Former Hilton manager charged in $28M hotel room investment fraud

The idea for investors promised great returns on a business that bought discount blocks of hotel rooms and then resold them to an airline at a high price.

Denny Bhakta has raised at least $28 million from dozens of investors for the project, according to court records. But prosecutors say the entire attempt was bogus.

Bhakta was arrested Tuesday at his San Diego home and faces federal charges of securities fraud and money laundering, according to the U.S. Attorney’s Office. The US Securities and Exchange Commission filed its own civil complaint against Bhakta on the same day.

Bhakta is accused of siphoning off too much investor money for personal expenses — from skyrocketing credit card bills to a $7,800 department store purchase to millions of dollars in bets in Las Vegas and California casinos, according to court records.

In July 2018, Bhakta transferred $600,000 from one of his company’s accounts to a casino in one day, and over two additional days deposited $30,000, $70,000, $100,000 and another $100,000 into a casino for chips, according to the Securities and Exchange Commission complaint.

Prosecutors said some of the money was used in a Ponzi scheme to pay off some of the money from previous investors.

Bhakta, 39, worked at the Hilton San Diego Bayfront from 2008 to 2010 as a revenue manager, according to a search warrant affidavit disclosed Wednesday.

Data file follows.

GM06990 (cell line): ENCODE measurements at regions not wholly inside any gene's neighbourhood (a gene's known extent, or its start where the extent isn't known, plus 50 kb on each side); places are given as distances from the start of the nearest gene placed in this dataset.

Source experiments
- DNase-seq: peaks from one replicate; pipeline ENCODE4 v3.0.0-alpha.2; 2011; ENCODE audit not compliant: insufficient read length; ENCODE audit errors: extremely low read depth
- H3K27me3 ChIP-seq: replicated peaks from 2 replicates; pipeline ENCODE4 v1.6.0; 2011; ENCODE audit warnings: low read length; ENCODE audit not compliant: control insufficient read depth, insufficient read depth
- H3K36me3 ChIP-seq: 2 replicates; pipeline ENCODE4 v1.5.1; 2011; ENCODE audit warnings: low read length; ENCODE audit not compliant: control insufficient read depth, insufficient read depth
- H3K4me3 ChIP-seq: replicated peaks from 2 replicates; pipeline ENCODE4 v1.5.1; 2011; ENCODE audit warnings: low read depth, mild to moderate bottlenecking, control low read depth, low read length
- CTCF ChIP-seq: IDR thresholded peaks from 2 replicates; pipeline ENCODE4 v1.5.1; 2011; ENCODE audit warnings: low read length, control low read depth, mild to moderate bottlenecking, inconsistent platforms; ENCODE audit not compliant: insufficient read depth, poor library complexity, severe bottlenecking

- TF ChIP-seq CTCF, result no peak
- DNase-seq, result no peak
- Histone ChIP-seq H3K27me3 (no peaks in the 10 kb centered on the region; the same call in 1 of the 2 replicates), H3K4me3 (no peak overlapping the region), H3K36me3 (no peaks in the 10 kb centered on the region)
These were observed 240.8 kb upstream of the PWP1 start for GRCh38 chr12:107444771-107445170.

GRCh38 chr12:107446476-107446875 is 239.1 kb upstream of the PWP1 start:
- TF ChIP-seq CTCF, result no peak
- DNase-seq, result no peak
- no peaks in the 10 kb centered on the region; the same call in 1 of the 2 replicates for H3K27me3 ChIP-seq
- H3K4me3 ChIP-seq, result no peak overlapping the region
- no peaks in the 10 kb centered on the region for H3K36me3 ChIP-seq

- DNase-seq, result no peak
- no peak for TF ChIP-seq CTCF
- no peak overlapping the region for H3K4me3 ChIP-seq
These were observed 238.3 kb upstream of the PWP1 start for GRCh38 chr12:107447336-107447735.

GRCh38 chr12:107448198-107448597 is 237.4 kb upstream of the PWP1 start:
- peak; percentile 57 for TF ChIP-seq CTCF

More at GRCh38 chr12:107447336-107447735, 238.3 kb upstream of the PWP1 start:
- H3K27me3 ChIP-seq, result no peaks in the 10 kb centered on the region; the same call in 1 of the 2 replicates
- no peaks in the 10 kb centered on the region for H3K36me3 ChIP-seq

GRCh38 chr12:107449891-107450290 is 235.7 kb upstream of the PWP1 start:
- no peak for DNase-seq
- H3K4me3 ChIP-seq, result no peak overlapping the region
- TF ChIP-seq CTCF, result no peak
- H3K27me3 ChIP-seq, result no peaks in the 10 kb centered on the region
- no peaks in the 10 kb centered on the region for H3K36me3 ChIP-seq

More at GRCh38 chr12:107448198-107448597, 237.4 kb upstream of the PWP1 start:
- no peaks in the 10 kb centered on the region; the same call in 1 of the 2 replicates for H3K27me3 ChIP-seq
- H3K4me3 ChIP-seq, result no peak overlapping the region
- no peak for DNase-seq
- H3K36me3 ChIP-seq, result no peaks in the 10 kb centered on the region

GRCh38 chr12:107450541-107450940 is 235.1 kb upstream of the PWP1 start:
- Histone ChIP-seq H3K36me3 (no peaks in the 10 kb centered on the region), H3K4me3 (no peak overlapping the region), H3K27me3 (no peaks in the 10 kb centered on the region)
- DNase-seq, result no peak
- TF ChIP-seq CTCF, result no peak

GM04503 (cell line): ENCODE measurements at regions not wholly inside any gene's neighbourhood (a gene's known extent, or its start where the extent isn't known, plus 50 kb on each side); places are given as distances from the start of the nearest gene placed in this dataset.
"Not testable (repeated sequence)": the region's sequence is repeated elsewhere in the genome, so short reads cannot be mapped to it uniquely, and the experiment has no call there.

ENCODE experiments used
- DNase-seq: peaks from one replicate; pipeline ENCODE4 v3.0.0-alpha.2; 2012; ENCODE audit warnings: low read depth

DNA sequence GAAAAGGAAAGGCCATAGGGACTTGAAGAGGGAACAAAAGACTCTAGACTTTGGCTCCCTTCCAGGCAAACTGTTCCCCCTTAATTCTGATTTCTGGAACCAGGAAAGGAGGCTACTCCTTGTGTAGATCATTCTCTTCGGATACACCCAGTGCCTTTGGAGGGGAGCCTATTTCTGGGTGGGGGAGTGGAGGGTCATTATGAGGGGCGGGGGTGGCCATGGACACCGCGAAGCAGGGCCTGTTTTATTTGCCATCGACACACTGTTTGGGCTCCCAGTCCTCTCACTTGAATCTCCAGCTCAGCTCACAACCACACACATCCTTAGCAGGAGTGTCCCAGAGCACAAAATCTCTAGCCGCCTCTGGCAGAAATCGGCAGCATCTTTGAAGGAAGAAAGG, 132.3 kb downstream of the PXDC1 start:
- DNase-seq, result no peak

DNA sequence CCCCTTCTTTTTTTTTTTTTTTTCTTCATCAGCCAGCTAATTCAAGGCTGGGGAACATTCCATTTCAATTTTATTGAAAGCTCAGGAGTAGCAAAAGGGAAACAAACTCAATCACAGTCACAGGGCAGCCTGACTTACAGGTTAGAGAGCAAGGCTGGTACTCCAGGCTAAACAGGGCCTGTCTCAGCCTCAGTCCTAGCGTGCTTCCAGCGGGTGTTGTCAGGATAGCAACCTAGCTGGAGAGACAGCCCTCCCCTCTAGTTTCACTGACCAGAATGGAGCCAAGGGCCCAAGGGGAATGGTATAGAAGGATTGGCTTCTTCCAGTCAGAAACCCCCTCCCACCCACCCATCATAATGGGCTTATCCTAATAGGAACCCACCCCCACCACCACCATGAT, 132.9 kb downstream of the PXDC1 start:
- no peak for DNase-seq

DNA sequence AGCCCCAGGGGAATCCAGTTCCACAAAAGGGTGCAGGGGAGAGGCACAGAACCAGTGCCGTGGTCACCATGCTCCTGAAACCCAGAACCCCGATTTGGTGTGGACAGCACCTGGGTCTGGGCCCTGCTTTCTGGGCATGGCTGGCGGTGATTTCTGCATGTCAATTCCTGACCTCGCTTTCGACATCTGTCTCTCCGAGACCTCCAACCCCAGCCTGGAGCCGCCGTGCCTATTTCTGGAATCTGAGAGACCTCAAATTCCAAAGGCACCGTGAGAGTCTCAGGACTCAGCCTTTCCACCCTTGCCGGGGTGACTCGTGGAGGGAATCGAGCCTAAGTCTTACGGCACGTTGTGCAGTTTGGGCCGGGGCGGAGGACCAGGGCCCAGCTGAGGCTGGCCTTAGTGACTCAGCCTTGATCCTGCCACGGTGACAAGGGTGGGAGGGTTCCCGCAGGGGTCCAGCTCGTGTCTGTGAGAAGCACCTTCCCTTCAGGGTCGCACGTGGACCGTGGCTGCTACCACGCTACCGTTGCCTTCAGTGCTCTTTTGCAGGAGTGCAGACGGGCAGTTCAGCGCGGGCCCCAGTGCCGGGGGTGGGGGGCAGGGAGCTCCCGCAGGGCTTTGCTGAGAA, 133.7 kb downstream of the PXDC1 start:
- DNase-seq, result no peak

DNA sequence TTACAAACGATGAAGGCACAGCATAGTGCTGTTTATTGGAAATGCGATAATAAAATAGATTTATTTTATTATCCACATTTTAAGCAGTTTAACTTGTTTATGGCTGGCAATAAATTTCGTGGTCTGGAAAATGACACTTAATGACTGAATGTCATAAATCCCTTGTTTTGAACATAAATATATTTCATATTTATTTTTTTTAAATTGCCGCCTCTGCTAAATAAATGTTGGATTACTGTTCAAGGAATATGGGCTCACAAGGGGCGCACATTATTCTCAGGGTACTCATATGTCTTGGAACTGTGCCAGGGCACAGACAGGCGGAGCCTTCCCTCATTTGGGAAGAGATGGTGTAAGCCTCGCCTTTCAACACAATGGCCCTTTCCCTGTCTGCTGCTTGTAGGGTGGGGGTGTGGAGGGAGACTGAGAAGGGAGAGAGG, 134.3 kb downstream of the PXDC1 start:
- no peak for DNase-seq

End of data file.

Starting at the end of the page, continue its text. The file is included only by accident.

He allegedly told at least one investor that he had good relations with Hilton from his work there, and that his mentor at Hilton now works for United Airlines, the affidavit said. Prosecutors claim that Bhakta will use both companies as central players in the scheme, starting in 2016.

Bhakta told investors that his company – Fusion Hotel Management and Fusion Hospitality Corporation – were able to buy sets of hotel rooms from Hilton and then resell them to United Airlines, which regularly gives passengers as a courtesy when there are overnight flight delays, state court records. .

One investor specifically told he was $120,000 short to complete a pending $2.7 million deal at the Chicago Hilton O’Hare Airport, according to the affidavit. He said the rooms were previously sold to United at a profit margin of $40 per room on 30,000 rooms, according to the affidavit. Court documents say Bhakta promised investors returns of 10 percent or more.

Bhakta provided investors with documents, including contracts and bank statements, that purportedly show transactions between different companies, but that prosecutors say were fabricated.

During his testimony before the Securities and Exchange Commission in October, Bhakta admitted that the transactions did not occur and the documents appeared to be forged. The affidavit stated that he denied that he was the one who fabricated them and did not mention who was responsible.

Investigators have contacted Hilton and United, and both companies deny making such deals with Bhakta or his companies, the affidavit said.

At least one of his Bhakta investors was a family member, and several of them have taken him to court with lawsuits to compensate for their losses. In March 2020, a San Diego Supreme Court judge ordered Bhakta and Fusion to pay $5 million to the investor. The alleged victim told investigators that he had not yet received any payments.

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